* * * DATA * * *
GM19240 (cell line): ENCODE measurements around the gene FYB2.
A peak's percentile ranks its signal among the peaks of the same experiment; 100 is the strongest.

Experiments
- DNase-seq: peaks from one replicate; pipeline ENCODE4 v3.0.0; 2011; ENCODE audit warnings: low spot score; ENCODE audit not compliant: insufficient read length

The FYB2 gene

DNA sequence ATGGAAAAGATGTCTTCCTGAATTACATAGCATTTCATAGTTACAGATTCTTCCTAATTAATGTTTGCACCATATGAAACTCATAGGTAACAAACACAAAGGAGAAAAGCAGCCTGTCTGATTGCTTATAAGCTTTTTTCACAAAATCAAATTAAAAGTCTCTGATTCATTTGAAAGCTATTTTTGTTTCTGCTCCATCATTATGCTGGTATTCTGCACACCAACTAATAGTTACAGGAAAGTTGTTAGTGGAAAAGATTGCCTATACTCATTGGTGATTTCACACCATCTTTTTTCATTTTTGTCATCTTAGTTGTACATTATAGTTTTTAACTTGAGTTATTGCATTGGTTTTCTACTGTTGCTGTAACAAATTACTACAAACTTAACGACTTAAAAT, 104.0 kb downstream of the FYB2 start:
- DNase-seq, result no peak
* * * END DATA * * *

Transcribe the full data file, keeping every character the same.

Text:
GM19240 (cell line): ENCODE measurements around the gene FYB2.
A peak's percentile ranks its signal among the peaks of the same experiment; 100 is the strongest.

Experiments
- DNase-seq: peaks from one replicate; pipeline ENCODE4 v3.0.0; 2011; ENCODE audit warnings: low spot score; ENCODE audit not compliant: insufficient read length

The FYB2 gene

DNA sequence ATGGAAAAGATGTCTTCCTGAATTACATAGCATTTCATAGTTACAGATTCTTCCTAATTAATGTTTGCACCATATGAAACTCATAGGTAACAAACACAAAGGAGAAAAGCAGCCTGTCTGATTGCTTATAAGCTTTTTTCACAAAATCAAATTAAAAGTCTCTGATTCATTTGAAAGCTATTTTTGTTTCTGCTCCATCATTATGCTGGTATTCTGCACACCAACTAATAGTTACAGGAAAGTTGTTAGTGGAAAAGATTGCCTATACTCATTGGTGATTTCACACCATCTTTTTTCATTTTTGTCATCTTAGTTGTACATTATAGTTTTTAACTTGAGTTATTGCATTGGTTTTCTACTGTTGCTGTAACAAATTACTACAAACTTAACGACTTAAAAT, 104.0 kb downstream of the FYB2 start:
- DNase-seq, result no peak